Red Bucket Farm is an urban farm on a quarter acre property in an average residential neighborhood. We are located in Wisconsin, USDA Zone 5. We focus on chickens, bees, orchard fruit, and raised garden beds for fruits and veggies. We hope to reduce our footprint on the planet by growing some of our food, reducing our use of fossil fuels, and gardening with sustainable practices. Thanks for visiting!
Friday, August 26, 2011
Last winter, I read that sunflowers are a good source of nectar for bees. It seemed like a good idea in terms of nurturing my new bee hives, so I bought a package of sunflower seeds to plant.
I don't know what possessed me to choose the largest sunflower available. This variety is called "Mongolian Giant" and is purported to grow very large seeds up to 1 1/2 inches long, with flower heads 6-18 inches across, and reaching 12-14 feet tall.
They weren't kidding! These sunflowers have grown taller than my walk-in chicken coop, and much taller than my new apricot trees. They tower over the garden dramatically, their sparse leaves barely creating any shadows, large heads reaching to the sky. In the last few days, the heads have started to droop. We'll leave the flower heads on the stalks as long as we can, then clip them and lay flat for the final drying. I've never harvested sunflower seeds before and will report back later.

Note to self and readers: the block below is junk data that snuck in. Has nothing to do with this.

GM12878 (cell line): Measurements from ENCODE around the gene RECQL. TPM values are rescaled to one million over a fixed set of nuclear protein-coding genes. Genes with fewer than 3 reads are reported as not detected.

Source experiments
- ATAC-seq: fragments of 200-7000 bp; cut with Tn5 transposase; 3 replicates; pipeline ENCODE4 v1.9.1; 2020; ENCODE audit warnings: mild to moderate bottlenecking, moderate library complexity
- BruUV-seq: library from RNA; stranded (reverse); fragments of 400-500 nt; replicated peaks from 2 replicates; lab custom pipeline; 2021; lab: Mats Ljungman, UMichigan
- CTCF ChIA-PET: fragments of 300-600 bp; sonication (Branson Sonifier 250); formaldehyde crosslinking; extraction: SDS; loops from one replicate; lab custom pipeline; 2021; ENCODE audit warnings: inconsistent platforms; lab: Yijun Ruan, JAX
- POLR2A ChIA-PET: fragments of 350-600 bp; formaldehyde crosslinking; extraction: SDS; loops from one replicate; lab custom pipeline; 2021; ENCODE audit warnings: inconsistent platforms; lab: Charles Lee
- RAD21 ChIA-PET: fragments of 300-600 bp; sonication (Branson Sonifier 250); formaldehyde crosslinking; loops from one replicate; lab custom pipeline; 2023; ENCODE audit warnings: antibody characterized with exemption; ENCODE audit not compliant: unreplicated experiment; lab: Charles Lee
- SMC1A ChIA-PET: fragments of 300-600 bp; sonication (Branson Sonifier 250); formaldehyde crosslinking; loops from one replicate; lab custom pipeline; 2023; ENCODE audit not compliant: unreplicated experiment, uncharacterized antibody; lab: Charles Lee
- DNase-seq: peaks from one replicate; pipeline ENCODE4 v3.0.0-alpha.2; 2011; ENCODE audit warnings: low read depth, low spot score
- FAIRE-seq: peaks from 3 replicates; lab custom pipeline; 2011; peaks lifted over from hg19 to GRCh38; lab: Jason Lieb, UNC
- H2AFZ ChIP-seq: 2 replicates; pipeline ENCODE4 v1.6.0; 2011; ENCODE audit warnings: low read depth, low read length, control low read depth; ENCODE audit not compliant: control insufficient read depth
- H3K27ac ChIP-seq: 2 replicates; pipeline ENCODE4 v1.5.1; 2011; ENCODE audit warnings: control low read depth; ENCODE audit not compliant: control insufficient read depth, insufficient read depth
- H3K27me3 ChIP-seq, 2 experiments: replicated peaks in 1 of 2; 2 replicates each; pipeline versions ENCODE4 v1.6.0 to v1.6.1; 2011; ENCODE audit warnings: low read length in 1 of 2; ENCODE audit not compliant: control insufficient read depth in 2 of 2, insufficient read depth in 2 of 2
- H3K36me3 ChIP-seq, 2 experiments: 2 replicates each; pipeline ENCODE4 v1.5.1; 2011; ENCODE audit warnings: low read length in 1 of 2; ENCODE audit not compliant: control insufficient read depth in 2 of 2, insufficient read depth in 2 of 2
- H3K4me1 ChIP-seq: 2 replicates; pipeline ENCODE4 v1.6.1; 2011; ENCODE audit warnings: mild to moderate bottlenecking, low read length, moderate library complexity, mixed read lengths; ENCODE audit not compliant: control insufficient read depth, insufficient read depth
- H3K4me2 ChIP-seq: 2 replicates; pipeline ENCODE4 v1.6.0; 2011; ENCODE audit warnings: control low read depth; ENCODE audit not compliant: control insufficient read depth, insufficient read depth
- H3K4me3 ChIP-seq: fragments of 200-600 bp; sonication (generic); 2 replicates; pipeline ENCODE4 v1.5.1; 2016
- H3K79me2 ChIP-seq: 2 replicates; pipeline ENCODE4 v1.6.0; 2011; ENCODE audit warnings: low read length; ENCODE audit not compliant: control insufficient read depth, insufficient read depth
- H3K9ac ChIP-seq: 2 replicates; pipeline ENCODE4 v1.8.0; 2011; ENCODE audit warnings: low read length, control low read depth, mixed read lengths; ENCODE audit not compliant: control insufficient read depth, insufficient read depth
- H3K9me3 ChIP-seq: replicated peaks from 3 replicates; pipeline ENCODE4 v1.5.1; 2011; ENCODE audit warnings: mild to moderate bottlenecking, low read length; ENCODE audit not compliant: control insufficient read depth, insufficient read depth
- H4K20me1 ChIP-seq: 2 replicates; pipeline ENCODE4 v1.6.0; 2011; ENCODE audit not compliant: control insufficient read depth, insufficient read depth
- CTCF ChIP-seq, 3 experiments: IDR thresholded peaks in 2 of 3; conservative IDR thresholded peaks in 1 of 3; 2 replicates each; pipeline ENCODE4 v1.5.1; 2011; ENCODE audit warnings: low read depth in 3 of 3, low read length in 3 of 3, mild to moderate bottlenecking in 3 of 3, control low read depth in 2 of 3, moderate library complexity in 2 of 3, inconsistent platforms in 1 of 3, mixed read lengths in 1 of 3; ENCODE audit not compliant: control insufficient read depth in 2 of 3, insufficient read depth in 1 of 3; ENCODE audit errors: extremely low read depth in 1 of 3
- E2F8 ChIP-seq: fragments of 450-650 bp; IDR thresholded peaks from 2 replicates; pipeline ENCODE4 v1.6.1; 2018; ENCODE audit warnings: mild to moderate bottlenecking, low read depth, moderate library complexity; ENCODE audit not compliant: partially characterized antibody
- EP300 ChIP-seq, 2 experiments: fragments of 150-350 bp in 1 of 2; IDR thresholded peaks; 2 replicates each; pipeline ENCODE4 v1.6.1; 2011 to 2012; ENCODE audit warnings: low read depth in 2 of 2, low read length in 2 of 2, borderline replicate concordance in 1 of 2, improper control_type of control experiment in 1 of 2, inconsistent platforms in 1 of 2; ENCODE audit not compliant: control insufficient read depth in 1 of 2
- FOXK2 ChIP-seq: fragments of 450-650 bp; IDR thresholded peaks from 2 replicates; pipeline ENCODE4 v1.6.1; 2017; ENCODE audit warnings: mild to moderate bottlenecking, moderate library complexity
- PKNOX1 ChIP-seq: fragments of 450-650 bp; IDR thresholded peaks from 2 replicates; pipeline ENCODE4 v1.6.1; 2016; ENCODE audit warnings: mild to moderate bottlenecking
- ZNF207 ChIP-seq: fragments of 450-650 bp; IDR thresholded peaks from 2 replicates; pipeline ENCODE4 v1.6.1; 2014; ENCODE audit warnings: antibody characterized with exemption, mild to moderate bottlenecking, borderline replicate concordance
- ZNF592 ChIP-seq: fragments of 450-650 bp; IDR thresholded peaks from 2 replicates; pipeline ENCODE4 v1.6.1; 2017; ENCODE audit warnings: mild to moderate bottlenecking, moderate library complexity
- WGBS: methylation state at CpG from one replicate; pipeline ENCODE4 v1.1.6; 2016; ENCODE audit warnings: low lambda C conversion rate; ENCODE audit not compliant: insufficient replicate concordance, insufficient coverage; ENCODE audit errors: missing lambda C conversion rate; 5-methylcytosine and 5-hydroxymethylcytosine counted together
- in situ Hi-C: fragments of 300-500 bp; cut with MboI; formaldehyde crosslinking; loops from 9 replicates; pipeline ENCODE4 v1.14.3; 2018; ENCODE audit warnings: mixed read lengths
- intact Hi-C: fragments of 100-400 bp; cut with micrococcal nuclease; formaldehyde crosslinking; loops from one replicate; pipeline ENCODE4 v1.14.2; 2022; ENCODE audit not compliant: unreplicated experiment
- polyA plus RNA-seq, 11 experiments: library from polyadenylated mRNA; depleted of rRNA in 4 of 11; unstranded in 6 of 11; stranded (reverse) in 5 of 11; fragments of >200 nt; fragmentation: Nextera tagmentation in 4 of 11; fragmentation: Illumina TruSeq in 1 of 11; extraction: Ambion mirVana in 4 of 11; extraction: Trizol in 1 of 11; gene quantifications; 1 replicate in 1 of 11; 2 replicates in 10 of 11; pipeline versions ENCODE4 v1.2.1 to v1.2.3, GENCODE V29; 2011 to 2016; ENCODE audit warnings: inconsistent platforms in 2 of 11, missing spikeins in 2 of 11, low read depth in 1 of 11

I haven't noticed any of my honeybees on the sunflowers but the big fuzzy bumble bees adore them. It was a small investment to help the bees, and I'll wait until the end of the season before I decide if I'll grow them again next year.